MIT professor’s book digs into the eclectic, textually linked reading choices of people in medieval London.
Rafael L. Bras, an internationally respected authority in hydrology, has been appointed head of the Department of Civil Engineering, effective July 1.
He succeeds Professor David H. Marks, who has headed the department since 1985. Professor Marks was recently appointed to direct the School of Engineering's newly established Program in Environmental Engineering Education and Research (PEEER).
The appointment of Professor Bras, who holds the William E. Leonhard Professorship of Engineering, was announced by Dean of Engineering Joel Moses in a letter to department faculty dated May 27.
"I am pleased that Rafael has accepted the position as department head, and I expect that under his leadership the department will continue to develop leading educational and research programs," said Dean Moses, the D.C. Jackson Professor of Computer Science and Engineering.
As a hydrologist, Professor Bras has specialized in the interpretation of natural phenomena as random functions. He has been recognized for his use of modern probabilistic methods in the design of networks to monitor rainfall and river flow, and in rainfall and river discharge forecasting. Presently his interests span the areas of fluvial geomorphology and hydroclimatology.
From 1983 to 1991 Professor Bras was director of MIT's Ralph M. Parsons Laboratory for Water Resources and Hydrodynamics and headed the Water Resources and Environmental Engineering Division of the civil engineering department.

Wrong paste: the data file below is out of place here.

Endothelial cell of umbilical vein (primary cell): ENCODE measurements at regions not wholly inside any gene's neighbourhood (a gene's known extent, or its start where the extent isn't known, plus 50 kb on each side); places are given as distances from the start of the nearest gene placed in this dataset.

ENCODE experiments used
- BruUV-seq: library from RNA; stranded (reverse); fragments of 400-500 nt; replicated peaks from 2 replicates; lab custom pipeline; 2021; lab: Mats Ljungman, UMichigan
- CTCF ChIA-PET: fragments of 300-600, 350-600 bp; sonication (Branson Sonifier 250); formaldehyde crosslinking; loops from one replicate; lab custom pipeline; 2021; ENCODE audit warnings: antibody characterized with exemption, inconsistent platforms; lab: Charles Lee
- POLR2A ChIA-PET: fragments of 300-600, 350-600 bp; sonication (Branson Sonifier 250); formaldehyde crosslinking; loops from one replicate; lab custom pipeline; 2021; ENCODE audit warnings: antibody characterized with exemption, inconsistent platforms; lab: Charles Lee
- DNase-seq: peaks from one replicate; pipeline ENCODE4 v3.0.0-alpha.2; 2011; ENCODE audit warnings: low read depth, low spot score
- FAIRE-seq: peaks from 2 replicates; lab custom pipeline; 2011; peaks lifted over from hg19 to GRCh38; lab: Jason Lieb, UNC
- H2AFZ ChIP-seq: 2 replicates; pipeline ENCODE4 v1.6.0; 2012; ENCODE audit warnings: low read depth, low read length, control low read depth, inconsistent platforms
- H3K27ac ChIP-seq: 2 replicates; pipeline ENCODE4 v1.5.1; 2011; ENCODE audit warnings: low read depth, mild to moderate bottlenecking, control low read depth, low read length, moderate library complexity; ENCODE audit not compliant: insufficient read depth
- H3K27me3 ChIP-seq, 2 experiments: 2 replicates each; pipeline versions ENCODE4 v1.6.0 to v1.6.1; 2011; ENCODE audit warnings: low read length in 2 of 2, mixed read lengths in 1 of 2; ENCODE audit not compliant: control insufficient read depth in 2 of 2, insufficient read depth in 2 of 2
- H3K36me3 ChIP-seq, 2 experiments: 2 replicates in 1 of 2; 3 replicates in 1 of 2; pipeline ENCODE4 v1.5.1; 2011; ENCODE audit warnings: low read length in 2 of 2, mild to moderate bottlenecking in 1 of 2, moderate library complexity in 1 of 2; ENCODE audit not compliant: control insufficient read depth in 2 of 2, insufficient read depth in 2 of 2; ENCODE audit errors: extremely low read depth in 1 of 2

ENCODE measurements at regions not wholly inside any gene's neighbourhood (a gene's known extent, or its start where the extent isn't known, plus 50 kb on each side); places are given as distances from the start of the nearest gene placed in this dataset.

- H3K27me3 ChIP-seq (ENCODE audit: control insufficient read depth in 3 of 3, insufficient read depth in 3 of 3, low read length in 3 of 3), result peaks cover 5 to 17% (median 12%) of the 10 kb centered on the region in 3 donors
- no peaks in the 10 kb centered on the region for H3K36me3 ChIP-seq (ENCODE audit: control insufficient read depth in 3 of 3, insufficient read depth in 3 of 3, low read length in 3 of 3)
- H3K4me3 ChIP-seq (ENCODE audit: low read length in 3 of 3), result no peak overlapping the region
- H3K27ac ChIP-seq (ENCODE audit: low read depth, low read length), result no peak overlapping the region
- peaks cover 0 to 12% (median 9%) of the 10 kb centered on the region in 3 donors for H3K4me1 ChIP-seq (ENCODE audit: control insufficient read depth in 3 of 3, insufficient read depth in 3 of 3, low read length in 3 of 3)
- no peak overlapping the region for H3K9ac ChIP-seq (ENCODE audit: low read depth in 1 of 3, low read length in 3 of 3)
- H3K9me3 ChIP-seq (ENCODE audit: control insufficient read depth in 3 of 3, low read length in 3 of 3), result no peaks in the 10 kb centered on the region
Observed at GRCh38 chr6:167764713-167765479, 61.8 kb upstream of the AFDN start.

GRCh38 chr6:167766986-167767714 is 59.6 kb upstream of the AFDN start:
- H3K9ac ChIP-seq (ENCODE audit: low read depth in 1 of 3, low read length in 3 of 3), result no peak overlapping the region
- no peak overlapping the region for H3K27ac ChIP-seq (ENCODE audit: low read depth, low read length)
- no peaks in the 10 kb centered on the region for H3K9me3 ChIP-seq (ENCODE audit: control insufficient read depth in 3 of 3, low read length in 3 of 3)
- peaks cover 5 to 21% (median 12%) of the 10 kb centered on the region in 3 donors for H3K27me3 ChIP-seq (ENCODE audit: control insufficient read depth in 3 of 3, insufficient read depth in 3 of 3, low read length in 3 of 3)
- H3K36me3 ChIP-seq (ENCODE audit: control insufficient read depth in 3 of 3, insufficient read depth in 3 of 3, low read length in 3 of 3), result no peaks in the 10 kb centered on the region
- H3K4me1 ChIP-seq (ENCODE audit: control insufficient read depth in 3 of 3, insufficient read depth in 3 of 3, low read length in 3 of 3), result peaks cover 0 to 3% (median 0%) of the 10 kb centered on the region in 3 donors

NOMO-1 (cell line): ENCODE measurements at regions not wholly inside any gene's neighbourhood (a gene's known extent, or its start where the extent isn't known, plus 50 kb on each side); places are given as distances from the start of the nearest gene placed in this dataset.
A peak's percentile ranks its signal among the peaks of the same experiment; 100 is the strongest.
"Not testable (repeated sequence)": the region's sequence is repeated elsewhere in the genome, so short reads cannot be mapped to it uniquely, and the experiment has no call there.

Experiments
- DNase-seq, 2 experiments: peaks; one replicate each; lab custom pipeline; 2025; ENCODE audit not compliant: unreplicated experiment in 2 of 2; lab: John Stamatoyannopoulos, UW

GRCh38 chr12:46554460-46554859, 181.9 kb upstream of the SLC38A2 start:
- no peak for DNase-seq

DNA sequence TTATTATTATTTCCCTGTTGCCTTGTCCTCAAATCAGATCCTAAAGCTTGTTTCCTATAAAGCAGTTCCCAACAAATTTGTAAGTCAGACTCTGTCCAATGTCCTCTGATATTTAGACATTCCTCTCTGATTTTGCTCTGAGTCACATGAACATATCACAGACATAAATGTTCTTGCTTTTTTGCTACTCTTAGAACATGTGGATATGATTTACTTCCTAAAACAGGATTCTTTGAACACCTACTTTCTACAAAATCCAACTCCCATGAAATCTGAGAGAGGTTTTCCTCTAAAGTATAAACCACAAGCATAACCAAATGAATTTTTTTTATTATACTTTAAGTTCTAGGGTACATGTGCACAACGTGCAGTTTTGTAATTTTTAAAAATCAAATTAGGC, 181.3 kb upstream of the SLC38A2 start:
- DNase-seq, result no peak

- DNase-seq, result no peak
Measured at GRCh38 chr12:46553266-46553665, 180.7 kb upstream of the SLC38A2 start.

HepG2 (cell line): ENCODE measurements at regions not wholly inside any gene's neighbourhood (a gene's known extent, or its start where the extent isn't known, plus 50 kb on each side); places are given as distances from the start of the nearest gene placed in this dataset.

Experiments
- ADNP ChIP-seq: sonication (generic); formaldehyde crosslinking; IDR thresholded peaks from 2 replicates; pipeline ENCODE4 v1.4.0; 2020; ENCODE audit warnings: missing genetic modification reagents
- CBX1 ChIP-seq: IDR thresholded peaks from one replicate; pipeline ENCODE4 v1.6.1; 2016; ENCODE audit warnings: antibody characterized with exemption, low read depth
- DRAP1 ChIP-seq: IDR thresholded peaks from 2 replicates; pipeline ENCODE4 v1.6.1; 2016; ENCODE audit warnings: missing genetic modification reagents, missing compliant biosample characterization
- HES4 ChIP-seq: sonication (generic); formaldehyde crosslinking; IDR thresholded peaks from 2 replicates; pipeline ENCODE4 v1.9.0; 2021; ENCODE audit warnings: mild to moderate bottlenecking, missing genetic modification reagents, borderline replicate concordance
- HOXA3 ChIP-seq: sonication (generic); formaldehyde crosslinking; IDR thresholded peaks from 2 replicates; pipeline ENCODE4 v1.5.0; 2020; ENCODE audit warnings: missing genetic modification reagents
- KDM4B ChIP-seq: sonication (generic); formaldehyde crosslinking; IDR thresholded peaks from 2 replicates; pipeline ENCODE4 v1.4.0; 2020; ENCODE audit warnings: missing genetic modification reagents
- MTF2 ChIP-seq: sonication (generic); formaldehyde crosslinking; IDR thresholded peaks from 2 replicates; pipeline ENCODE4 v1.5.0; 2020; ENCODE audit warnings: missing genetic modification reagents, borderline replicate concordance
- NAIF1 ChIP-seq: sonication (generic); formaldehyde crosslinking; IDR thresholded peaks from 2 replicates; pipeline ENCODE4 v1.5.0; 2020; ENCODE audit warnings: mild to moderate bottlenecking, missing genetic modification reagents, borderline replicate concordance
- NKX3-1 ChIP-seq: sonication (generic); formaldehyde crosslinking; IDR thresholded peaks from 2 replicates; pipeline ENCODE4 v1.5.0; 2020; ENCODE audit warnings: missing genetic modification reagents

Professor Bras, who holds a joint academic appointment in the Department of Earth, Atmospheric and Planetary Sciences, is associate director of the Center for Global Change Science.
He has been a member of the faculty since 1976 and holds three degrees from MIT, the SB and SM in civil engineering (1972 and 1974) and the ScD in water resources (1975). He was an assistant professor at the University of Puerto Rico before coming to MIT and has held visiting appointments at Universidad Simon Bolivar (Venezuela), International Institute for Applied Systems Analysis (Austria), 1982-83, and the University of Iowa, 1989-90.
He is the author of two textbooks and three symposia proceedings and has written 67 refereed journal articles in hydrology, hydrometeorology and hydroclimatology.
He has been a member of the editorial boards of the Journal of Hydrology and Water Resources Research. From 1989-91 he served as an advisory board member for the National Science Foundation's Engineering Directorate. He is a member of the National Research Council's Board on Atmospheric Sciences and Climate, a member of the advisory subcommittee for NASA's Earth Sciences and Applications Division, and was a member of the Committee on Hydrology of the American Meteorological Society from 1988-90.
In June he will receive an honorary degree from the University of Perugia, Italy. Other honors include the Macelwane Award for significant contributions to the geosciences and the Horton Award, both from the American Geophysical Union (1982), a Guggenheim Fellow (1982) and the Winslow Career Development chair at MIT (1979-82).
A version of this article appeared in the June 3, 1992 issue of MIT Tech Talk (Volume 36, Number 33).